The Oblivion Seekers by Isabelle Eberhardt
I recently reread this tiny collection of stories by Isabelle Eberhardt, published by the great independent publisher, City Lights Books (click here to visit) . I originally read it in my mid-twenties when going through a massive Paul (primarily his short fiction) and Jane Bowles phase which culminated in my reading other authors Paul Bowles had translated, Eberhardt being one of them.
They are visual, often emotional depictions of Arabic men and women living mostly on the fringes of society. They are spare, even slight, stories and yet a whole world is created in thier confines.
But reading her brings up a few questions I had in my late twenties and find myself still pondering; what is the value of a minor work by a fairly obscure writer? Eberhardt, also, was very much known for her eccentric personality -she was a Swiss born woman who dressed like an Arab man and led an intinerant lifestyle–and she died woefully young, which people find intriguing, at age 27. When does a person’s life overshadow his/her work?
I often asked myself the same questions about Jean Rhys, a writer with whom I was much more intensely engaged (and wrote about briefly here). Her life and work were largely seen as the same thing to me (disregarding Wide Sargasso Sea) and I truly romantized everything about her- her hard drinking, her financial troubles, her troubles with men. I imagined myself, drunk and chain smoking, in a drab green hotel room in Paris. But during all this silly identifying and romantizing, was the value of the work being obscured?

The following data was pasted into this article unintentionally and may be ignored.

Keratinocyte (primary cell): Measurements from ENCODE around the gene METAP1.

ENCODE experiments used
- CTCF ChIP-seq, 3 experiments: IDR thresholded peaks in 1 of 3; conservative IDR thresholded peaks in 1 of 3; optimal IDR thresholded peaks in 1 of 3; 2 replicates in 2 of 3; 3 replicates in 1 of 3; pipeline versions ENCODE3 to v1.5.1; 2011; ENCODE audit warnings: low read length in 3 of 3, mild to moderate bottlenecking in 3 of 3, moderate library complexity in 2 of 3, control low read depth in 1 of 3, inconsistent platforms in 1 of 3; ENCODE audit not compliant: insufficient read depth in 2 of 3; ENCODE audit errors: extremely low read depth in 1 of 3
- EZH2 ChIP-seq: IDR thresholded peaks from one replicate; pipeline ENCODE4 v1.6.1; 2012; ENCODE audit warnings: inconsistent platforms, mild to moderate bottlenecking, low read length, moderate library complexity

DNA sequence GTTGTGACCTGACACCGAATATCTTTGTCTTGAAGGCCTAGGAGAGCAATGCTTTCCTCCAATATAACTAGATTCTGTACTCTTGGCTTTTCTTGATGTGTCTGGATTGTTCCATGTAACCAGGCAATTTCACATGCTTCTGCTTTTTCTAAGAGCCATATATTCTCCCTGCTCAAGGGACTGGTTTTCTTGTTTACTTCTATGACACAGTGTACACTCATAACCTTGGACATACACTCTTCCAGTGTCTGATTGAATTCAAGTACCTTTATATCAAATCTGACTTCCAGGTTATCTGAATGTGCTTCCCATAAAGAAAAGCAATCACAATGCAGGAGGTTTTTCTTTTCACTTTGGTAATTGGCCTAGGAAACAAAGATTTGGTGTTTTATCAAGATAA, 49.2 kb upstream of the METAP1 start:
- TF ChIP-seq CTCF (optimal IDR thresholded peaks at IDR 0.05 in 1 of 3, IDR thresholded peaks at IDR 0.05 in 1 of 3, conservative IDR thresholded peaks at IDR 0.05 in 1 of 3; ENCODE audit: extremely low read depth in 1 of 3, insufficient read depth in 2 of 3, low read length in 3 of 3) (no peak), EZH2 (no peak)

Now that publications are diversifying and specializing and small presses increase daily in number and the internet makes putting out ebooks something to do, perhaps the idea of “value” matters more than ever. Or maybe, it makes value less important than ever.
My opinion on the matter was made up long ago, long before everyone had a computer and the internet pervaded our lives. I was revisiting Jean Rhys on some occasion in my early thirties (or thereabouts) and I thought to myself; she has a small gift in comparison to say, the grand, ambitions and tomes of Thomas Pynchon or Richard Powers, but it’s a beautiful gift nontheless. Just as a small, nearly flawless ruby can shine so much brighter than a large, gaudy diamond ring, rife with inclusions. This is not to say one is better than the other, but both have their appropriate moments and uses. And while the absolute value of the diamond ring may be more, the emotional attachment to the ruby can be much stronger.
On that note, I’ll end with a paragraph from the story “Achoura” from The Oblivion Seekers:
Like all the women of her region, Achoura considered the sale of her body the only escape from want that was available to a woman. She had no desire to be cloistered again by marriage, nor was she ashamed to be what she was. To her prostitution seemed legitimate, and did not interfere with her love for her favorite. Indeed, it never occurred to her to associate in her mind the indescribable bliss they knew together with what she called, using the cynical sabir word, coummerce.